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   Welcome to my blog! I'll be posting thoughts about art, photos, happenings, and other things that strike me--and hopefully my readers--as interesting. And please visit my website by clicking the link to the right--thanks!

   Also please check out my second blog, The Painting Archives to see older (pre-2004) paintings for sale.


Wednesday, January 16, 2008
  managing time
After my last post in which I declared my intention to finish a painting a week, Diane McGregor emailed to ask, OK, but how? She suggested a blog post on the topic, and since I've actually been working at nearly this pace for about six months now, I guess I can offer some tips. (Though I fear this may be a bit boring.)

First, an observation about how it feels to work at a faster and more intense pace. On a good day, I can feel really positive effects--I'm more efficient, less distracted, more focused, more able to know which color or technique I need to use. Better creative flow, for longer periods of time. As near as I can tell, this is a direct result of practice and producing a lot of work. Although I sometimes feel burned out, it hasn't been a huge problem--nothing a day or two away from the paint won't cure.

My work is very time intensive, though, so I don't want to give the picture that I'm just whizzing along. Each panel in my multiple panel work has layer upon layer of paint, and every painting is the result of many different panel arrangements tried and rejected. Given this, the following tips are things that I've found help me be most productive:

Having lots of stuff going at once: for me that means piles of panels in various stages of completion. When I come to a stopping point on one, I can move onto the next. When I'm really under pressure, my mantra is, keep moving. Every painting needs time to be contemplated and analyzed--but I think most of us can sense when that is productive and when it is going nowhere.

Art supply considerations
: I try to keep plenty of everything on hand that I normally use, and I treat myself often to different tools and colors of paint...I find it very energizing to have new things to play with. Also, In my work, pre-gessoed panels (I use Ampersand gessobord) save huge amounts of time in that they are ready to use after removing the wrapping, and Dorlands Wax Medium speeds up drying time of the oil paint.

Logistics of dealing with finished work
: I used to spend a lot of time photographing my work, and when I had to package and ship something out it seemed like a fresh problem every time. Mostly because I do all of these things more frequently now, I have my routines in place and they take little time or thought. I take almost everything to Pak Mail for packaging, and they allow me to ship from there using my own personal DHL account (this is a money-saver...I drop off the printed waybill with the work.)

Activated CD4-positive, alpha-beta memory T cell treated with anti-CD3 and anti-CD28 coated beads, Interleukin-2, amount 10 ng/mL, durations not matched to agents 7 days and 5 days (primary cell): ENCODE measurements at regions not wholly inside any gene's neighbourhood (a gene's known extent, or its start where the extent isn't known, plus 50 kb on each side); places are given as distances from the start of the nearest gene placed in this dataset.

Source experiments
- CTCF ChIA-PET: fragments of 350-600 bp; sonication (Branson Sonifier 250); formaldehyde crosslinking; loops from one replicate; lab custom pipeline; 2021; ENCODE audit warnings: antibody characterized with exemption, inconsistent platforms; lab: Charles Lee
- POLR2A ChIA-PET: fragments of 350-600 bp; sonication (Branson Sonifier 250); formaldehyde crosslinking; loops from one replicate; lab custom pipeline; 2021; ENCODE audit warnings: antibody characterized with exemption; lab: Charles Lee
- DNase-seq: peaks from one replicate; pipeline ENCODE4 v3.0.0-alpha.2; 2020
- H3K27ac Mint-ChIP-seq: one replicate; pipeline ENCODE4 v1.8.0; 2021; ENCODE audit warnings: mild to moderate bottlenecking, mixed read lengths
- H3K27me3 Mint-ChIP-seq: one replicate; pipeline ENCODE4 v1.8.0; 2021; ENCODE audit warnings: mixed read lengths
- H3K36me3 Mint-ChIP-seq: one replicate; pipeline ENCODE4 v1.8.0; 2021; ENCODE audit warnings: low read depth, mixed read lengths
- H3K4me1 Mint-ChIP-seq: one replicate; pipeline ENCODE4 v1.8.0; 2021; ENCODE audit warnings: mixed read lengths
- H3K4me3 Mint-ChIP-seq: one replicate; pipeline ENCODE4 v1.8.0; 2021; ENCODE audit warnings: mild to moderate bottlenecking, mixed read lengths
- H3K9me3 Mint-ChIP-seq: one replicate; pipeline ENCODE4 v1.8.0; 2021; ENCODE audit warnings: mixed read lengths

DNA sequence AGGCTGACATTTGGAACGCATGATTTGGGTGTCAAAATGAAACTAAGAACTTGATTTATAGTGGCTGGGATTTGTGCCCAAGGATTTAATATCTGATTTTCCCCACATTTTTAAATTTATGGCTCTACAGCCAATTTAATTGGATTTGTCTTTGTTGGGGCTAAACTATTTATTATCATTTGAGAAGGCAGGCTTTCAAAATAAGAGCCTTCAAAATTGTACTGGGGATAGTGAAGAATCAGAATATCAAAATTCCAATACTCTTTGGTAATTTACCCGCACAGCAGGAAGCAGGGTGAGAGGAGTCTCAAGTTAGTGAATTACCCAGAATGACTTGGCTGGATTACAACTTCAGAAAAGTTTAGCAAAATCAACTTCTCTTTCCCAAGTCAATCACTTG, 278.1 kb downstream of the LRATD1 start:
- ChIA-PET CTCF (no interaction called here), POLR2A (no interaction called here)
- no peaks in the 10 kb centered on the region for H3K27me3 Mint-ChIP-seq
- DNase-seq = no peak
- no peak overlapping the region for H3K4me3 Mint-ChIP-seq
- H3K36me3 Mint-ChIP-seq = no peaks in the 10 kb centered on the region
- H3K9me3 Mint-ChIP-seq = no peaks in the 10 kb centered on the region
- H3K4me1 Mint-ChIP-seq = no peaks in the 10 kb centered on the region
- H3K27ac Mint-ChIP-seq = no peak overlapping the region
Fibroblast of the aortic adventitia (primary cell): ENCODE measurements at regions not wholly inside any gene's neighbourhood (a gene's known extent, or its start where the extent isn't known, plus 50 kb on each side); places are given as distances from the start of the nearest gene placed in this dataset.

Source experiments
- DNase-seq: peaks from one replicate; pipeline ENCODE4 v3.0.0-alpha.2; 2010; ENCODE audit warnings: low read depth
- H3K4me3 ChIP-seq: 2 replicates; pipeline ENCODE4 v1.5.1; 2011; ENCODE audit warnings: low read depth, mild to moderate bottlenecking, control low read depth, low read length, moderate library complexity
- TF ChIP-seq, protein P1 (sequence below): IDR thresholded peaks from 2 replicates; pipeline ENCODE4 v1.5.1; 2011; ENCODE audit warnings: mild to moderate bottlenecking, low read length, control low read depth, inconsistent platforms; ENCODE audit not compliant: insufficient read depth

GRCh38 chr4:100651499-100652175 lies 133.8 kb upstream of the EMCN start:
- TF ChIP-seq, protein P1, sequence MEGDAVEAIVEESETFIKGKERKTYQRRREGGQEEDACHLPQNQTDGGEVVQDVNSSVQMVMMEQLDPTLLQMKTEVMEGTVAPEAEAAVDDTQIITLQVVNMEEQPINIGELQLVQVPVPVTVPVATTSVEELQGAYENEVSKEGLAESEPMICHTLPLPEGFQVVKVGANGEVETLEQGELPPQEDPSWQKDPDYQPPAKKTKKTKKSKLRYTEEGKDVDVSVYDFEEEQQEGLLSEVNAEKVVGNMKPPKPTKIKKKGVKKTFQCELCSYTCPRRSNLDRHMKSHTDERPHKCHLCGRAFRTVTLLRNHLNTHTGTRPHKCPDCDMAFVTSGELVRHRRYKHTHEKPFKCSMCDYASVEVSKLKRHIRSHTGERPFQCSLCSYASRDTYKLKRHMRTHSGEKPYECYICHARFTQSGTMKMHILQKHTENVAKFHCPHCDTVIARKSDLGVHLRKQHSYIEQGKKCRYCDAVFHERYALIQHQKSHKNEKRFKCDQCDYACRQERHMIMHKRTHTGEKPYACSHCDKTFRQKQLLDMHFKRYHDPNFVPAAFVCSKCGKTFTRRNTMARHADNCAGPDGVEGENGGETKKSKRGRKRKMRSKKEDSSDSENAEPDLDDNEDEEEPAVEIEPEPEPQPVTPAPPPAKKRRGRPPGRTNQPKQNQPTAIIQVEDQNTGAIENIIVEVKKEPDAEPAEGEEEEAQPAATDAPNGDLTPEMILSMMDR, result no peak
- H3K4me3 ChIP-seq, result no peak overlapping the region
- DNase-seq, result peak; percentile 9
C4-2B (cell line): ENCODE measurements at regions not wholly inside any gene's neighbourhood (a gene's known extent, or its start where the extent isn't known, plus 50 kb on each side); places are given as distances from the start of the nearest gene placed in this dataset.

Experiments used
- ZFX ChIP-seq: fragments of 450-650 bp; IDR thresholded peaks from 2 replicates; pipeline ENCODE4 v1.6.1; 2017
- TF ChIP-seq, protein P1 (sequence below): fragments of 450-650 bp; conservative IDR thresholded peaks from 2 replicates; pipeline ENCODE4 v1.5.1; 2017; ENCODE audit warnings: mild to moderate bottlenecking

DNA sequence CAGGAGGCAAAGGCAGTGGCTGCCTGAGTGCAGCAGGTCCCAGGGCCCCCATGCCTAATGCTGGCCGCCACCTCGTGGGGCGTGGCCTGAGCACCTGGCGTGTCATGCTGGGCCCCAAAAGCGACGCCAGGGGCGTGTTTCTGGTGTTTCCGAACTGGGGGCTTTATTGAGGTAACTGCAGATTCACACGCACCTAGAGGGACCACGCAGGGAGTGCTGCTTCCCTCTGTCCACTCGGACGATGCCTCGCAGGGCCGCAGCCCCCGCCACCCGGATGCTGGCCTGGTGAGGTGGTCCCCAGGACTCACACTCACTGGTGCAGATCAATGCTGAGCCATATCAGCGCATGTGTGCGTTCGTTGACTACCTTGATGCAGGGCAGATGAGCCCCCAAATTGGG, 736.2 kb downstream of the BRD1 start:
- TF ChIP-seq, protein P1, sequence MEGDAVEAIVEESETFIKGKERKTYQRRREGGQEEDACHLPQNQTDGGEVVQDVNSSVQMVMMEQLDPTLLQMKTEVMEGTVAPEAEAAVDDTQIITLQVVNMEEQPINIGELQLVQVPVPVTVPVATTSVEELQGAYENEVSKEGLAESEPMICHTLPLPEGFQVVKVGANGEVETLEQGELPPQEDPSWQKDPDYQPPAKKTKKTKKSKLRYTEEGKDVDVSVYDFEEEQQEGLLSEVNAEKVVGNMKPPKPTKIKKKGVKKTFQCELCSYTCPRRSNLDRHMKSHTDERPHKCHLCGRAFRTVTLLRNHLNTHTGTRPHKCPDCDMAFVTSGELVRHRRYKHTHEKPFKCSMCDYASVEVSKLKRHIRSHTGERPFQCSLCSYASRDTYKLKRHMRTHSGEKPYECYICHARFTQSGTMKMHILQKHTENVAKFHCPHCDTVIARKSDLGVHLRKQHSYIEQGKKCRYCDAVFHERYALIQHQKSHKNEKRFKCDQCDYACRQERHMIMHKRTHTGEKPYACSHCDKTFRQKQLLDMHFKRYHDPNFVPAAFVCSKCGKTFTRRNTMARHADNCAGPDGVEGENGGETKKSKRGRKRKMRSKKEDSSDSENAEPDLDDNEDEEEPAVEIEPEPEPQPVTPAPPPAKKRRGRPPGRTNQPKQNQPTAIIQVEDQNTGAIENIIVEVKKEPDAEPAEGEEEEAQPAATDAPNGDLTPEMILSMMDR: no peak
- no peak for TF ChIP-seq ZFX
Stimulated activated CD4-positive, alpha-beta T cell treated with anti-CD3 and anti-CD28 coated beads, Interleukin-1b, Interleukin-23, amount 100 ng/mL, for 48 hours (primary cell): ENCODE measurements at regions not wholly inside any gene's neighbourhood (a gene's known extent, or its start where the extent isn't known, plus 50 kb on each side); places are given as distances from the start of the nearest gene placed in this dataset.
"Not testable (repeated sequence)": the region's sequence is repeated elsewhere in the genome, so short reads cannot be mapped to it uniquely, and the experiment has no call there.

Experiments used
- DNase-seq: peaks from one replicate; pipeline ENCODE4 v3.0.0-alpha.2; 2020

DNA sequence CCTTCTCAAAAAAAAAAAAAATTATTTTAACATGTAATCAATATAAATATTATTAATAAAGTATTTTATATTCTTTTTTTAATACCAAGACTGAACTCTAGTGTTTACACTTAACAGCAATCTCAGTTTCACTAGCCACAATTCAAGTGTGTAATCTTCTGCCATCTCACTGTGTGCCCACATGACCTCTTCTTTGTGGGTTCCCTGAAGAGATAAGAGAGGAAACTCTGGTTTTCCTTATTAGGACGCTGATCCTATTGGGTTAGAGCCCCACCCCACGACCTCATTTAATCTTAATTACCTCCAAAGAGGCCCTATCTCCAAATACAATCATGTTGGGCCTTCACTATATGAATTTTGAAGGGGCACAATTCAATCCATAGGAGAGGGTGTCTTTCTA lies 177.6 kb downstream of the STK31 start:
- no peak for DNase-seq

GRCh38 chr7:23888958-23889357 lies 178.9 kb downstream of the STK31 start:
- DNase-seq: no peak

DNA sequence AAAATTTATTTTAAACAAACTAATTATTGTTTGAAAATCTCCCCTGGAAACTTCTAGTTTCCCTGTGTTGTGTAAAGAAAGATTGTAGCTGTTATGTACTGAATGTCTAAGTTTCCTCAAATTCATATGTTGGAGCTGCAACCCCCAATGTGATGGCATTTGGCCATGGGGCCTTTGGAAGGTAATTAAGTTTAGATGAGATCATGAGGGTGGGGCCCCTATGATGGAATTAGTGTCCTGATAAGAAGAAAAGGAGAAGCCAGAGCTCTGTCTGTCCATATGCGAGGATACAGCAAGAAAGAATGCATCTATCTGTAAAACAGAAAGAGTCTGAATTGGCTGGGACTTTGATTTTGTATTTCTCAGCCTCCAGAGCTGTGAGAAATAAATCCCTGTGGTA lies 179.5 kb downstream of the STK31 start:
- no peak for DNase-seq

Prioritize
: I'm sure this one is obvious. To keep my studio time as a top priority, I schedule whatever appointments, errands, meetings etc. I can after 3pm, which gives me most of the day to work before having to leave home. Also, if I'm expecting an important call, I take my phone to the studio, but otherwise I usually let the answering machine take over. Email works well for keeping up with most of my friends and family--I can do it when I'm taking a break anyway.

Pacing
; During my studio day, I tend to work in about 2-hour stretches, broken up by meals, email, walking with the dog, blogging (!) and those ever-helpful caffeine breaks. This is a good pace for me, and I can put in 6-8 hours of studio work a day.

So that's about it from my perspective...everybody has their own issues and methods I'm sure. Comments and further tips appreciated!
 
Comments:
Thanks so much Rebecca for all the great info! It's inspiring, and I'm sure it won't be boring to your other readers.
A question: What do you do when you're having a bad day, you're tired, or you're just not in the flow? Do you just force yourself to keep going? How does that affect the work?
A tip: I haven't been able to get 6-8 hrs in the studio before now, because I've been working with natural light only and during the winter months my time was always cut short. I recently installed natural spectrum florescent lights and that's made all the difference.
 
Oh yes, I agree about the lights--I bought some this fall and what a difference!

As for your question...lately, at least, I usually try to work through it. By taking a longer than usual break, a nap, a walk, or looking at art books or whatever--often something shifts inside and I get back into it.

I suspect most bad studio days are due to resistance of some kind. Feeling bored or frustrated about the work, and sometimes you just need to shake things up a little. For example I can get a lot of energy from painting over and completely changing something, then I can see that was really a block in my way.

But sometimes I do just quit for the day. I guess it's a matter of recognizing true fatigue and burn out as opposed to avoidance behavior. Not that I am any expert at telling the difference! It's hindsight as much as anything.
 
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